LB: Man… that first month was brutal. I just did not know what to make of it or how to handle it, but in my life, the one constant that had always kept me sane was music, so I had to figure out how to put the band back together even though we couldn’t physically be in the same room together.
The project “Songs We Love” was really born out of the desire to play music again with my band/my best friends. We decided to record some covers just for fun. We would each play our parts at home, send them all to Dave to be mixed and Tom would edit the video. Once a week we would put out another song we love. It was quite a surprise when our cover of ‘Gimme Shelter’ got so much airplay across the country.
PB: What characteristics of psychedelic rock initially attracted you?
LB: The first time I heard The Doors my mind was blown. The absolute freedom of expression that the musicians and Jim (Morrison) had in that band made me think about music differently. It made me think that it’s okay to recite a poem over a rock riff. That it’s cool to repeat the same sentence over and over again if it means something to you. When I first heard The Doors when I was about nine-years-old, I got the feeling that musically everything was possible.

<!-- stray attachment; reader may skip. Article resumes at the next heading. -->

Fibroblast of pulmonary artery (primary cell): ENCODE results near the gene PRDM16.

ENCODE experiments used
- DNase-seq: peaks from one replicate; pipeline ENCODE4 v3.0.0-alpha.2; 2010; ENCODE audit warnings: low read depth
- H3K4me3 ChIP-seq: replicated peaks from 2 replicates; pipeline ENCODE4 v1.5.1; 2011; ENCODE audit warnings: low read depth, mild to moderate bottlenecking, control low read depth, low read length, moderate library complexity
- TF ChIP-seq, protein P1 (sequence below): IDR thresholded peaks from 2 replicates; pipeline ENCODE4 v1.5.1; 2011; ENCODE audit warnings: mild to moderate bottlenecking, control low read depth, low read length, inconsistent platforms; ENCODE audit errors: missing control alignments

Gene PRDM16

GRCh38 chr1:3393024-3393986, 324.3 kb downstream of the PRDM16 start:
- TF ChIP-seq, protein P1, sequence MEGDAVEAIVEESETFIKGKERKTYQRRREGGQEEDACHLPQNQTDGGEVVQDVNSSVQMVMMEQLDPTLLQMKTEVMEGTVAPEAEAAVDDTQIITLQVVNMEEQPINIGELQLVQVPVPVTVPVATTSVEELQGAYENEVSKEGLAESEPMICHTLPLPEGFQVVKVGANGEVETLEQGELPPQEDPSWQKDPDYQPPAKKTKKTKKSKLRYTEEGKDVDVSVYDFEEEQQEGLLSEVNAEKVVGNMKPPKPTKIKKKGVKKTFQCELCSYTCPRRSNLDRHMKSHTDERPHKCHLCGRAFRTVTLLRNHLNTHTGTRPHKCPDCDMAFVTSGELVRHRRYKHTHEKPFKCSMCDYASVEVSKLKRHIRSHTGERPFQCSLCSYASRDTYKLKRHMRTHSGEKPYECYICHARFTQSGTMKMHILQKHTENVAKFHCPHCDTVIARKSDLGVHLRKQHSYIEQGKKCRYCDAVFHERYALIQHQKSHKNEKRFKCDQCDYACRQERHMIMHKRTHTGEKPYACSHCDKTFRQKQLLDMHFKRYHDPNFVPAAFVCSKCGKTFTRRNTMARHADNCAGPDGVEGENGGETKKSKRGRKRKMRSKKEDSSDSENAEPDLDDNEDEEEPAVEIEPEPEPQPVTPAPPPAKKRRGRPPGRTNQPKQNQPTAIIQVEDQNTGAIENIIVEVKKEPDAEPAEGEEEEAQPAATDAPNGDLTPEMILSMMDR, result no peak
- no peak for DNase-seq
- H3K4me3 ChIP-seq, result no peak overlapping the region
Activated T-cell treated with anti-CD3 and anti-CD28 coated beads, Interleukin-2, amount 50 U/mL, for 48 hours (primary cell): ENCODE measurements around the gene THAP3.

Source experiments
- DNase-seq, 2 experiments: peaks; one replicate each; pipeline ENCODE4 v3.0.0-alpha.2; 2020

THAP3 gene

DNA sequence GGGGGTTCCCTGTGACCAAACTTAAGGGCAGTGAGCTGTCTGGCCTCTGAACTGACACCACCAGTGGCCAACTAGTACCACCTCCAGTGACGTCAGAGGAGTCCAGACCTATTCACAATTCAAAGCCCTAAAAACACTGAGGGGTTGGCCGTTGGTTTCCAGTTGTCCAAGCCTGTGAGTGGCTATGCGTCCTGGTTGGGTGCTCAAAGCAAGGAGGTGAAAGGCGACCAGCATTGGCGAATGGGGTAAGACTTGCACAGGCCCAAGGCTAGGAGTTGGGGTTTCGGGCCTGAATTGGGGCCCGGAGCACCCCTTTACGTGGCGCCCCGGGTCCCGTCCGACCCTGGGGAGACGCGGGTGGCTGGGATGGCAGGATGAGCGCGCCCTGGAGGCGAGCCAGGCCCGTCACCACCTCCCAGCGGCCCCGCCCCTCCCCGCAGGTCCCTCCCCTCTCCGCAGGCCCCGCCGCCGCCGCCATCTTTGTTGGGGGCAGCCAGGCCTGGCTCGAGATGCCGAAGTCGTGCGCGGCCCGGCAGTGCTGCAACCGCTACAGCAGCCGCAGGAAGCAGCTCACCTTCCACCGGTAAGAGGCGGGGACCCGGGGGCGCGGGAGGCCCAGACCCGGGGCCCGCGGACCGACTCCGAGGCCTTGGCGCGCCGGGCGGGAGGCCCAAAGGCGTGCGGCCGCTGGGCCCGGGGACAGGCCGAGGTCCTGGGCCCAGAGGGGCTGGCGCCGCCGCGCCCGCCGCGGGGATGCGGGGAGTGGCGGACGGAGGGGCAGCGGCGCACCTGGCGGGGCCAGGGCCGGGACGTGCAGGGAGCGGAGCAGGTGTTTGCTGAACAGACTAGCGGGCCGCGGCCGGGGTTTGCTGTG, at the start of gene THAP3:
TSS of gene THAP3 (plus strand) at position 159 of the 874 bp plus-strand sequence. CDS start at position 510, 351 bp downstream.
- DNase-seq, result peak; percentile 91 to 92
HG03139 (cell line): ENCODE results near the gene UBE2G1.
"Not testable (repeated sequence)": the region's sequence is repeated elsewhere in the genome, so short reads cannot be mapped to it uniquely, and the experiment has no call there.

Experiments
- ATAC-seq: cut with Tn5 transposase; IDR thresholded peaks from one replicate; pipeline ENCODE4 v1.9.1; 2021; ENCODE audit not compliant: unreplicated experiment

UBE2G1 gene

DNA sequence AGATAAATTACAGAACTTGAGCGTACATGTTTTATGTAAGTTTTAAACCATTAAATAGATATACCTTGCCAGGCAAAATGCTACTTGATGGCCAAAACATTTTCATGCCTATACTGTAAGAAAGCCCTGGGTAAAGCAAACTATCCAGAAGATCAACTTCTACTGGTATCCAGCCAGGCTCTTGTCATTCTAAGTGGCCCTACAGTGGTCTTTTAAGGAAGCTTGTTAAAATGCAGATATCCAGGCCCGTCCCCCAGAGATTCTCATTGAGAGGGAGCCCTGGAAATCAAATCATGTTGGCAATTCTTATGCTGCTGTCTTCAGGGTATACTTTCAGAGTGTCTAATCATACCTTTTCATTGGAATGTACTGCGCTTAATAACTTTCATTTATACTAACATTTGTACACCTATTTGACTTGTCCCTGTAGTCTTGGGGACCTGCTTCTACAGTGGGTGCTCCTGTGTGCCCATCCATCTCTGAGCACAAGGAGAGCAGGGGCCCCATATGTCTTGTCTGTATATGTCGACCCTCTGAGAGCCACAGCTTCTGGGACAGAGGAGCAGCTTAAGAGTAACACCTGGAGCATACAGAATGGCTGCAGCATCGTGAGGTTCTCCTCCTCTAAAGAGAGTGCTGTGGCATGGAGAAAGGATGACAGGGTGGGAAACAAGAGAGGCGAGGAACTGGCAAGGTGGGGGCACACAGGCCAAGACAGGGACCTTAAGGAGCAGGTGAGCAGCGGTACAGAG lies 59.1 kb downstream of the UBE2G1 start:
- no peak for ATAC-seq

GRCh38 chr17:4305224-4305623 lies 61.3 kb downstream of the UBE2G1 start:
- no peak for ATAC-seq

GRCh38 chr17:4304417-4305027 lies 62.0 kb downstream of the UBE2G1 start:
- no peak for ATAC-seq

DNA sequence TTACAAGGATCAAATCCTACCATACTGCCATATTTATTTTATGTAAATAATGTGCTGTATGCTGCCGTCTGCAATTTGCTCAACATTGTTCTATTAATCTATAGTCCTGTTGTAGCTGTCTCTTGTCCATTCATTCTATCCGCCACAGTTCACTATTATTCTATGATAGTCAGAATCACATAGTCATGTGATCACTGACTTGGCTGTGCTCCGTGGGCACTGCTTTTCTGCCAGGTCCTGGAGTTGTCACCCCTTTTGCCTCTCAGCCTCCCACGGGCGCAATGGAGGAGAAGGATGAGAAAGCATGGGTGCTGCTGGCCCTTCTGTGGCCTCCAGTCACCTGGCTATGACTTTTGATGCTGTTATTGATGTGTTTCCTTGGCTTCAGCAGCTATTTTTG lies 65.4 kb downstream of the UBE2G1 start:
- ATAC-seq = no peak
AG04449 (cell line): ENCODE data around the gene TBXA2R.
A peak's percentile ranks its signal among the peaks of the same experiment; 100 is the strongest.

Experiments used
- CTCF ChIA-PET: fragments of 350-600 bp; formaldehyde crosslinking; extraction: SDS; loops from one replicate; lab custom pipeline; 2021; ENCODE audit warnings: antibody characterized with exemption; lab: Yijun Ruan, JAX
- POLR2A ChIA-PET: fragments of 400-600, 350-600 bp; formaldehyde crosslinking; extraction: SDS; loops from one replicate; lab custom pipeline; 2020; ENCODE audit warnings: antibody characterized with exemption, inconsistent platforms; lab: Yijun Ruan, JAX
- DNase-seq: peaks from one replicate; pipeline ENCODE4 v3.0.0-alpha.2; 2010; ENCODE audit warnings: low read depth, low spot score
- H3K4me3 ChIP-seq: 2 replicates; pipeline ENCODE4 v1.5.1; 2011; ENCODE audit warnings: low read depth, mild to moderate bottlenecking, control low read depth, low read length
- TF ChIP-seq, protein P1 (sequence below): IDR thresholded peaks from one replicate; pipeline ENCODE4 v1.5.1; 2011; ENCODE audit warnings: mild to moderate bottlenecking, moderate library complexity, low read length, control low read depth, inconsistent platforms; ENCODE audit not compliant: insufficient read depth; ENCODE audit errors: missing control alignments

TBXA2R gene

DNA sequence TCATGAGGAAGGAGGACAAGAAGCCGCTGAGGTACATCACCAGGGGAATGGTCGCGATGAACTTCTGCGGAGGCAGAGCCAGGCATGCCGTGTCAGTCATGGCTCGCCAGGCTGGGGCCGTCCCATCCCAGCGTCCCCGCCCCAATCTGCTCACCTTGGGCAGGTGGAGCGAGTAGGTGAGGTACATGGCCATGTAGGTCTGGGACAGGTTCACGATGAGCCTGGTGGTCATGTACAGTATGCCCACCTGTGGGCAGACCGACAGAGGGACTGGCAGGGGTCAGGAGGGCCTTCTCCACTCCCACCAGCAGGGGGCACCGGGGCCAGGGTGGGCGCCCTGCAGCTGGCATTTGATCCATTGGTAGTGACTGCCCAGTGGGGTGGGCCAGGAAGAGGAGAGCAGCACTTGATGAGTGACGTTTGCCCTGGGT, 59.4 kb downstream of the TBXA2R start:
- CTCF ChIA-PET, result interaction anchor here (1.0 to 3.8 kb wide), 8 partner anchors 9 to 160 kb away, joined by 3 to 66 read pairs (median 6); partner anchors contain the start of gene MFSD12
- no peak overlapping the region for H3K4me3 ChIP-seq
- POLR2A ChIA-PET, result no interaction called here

PB: Along those lines: Some critics have referred to The Damn Truth as a “psychedelic rock” band, but in reality, you’ve nailed that genre and crossed over into other areas. Can you elaborate?
LB: We all come from different backgrounds. Tom can bring in a riff for us to jam on that, to me, sounds like a soft ballad, so maybe I would whisper something on top of it and maybe the lyrics that would come out of me in that moment would be very emotional and personal.
On the other hand, Dave might hear the same riff and he’d play a huge 80’s arena rock drum beat on top of it. We consciously try not to dismiss anyone’s input, but to embrace it. I believe that through that chaos and uncertainty something really special is born and that’s how we always come up with our best songs.
PB: Lee-la, your raw, expressive vocal style has drawn comparisons to Robert Plant, Grace Slick and Janis Joplin. Do these comparisons put undue pressure on you? Do you find these comments flattering? Who are your favourite vocalists and why?
LB: Janis Joplin has always been a goddess in my book. I’ve loved the way she sang since I can remember myself. Her raw power and intensity pulled me in and then her larger-than-life persona brought me back for more. I think it’s the honesty in her voice that really got me. When I heard Grace Slick singing ‘White Rabbit,’ that was a defining moment for me. If I could somehow create that beauty, that resonance... it would become a lifelong mission.